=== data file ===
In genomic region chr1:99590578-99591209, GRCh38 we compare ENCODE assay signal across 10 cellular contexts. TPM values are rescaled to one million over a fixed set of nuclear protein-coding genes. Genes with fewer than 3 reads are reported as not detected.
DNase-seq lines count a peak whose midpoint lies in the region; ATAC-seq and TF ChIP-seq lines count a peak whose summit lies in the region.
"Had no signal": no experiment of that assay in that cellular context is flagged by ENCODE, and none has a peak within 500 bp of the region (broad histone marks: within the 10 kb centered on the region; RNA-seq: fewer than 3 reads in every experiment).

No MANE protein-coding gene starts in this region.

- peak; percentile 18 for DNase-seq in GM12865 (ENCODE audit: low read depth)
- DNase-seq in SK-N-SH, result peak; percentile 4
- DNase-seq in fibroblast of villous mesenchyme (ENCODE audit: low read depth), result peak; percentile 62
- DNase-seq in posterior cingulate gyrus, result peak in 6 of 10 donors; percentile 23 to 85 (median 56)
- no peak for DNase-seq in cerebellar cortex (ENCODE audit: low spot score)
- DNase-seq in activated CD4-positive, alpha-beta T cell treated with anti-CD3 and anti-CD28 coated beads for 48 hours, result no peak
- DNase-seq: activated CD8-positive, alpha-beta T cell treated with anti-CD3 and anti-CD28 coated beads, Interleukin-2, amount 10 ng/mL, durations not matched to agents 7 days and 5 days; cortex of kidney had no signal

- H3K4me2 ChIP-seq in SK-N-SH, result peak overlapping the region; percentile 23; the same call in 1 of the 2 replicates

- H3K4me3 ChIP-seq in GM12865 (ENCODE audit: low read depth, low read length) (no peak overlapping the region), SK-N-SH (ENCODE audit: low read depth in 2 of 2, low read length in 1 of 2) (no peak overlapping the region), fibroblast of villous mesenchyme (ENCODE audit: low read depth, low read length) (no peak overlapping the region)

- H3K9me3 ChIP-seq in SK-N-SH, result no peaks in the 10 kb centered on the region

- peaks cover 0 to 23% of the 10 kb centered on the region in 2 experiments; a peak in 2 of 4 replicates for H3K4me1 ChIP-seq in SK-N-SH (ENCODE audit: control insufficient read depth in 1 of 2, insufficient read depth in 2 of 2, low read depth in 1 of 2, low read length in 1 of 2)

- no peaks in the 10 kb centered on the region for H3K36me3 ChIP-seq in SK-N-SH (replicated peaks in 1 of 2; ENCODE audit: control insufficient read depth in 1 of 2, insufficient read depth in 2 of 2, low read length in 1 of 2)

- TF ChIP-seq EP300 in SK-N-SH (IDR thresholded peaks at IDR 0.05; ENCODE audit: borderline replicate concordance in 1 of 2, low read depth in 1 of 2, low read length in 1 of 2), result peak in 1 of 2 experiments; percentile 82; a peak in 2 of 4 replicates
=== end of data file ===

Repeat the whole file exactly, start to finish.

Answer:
In genomic region chr1:99590578-99591209, GRCh38 we compare ENCODE assay signal across 10 cellular contexts. TPM values are rescaled to one million over a fixed set of nuclear protein-coding genes. Genes with fewer than 3 reads are reported as not detected.
DNase-seq lines count a peak whose midpoint lies in the region; ATAC-seq and TF ChIP-seq lines count a peak whose summit lies in the region.
"Had no signal": no experiment of that assay in that cellular context is flagged by ENCODE, and none has a peak within 500 bp of the region (broad histone marks: within the 10 kb centered on the region; RNA-seq: fewer than 3 reads in every experiment).

No MANE protein-coding gene starts in this region.

- peak; percentile 18 for DNase-seq in GM12865 (ENCODE audit: low read depth)
- DNase-seq in SK-N-SH, result peak; percentile 4
- DNase-seq in fibroblast of villous mesenchyme (ENCODE audit: low read depth), result peak; percentile 62
- DNase-seq in posterior cingulate gyrus, result peak in 6 of 10 donors; percentile 23 to 85 (median 56)
- no peak for DNase-seq in cerebellar cortex (ENCODE audit: low spot score)
- DNase-seq in activated CD4-positive, alpha-beta T cell treated with anti-CD3 and anti-CD28 coated beads for 48 hours, result no peak
- DNase-seq: activated CD8-positive, alpha-beta T cell treated with anti-CD3 and anti-CD28 coated beads, Interleukin-2, amount 10 ng/mL, durations not matched to agents 7 days and 5 days; cortex of kidney had no signal

- H3K4me2 ChIP-seq in SK-N-SH, result peak overlapping the region; percentile 23; the same call in 1 of the 2 replicates

- H3K4me3 ChIP-seq in GM12865 (ENCODE audit: low read depth, low read length) (no peak overlapping the region), SK-N-SH (ENCODE audit: low read depth in 2 of 2, low read length in 1 of 2) (no peak overlapping the region), fibroblast of villous mesenchyme (ENCODE audit: low read depth, low read length) (no peak overlapping the region)

- H3K9me3 ChIP-seq in SK-N-SH, result no peaks in the 10 kb centered on the region

- peaks cover 0 to 23% of the 10 kb centered on the region in 2 experiments; a peak in 2 of 4 replicates for H3K4me1 ChIP-seq in SK-N-SH (ENCODE audit: control insufficient read depth in 1 of 2, insufficient read depth in 2 of 2, low read depth in 1 of 2, low read length in 1 of 2)

- no peaks in the 10 kb centered on the region for H3K36me3 ChIP-seq in SK-N-SH (replicated peaks in 1 of 2; ENCODE audit: control insufficient read depth in 1 of 2, insufficient read depth in 2 of 2, low read length in 1 of 2)

- TF ChIP-seq EP300 in SK-N-SH (IDR thresholded peaks at IDR 0.05; ENCODE audit: borderline replicate concordance in 1 of 2, low read depth in 1 of 2, low read length in 1 of 2), result peak in 1 of 2 experiments; percentile 82; a peak in 2 of 4 replicates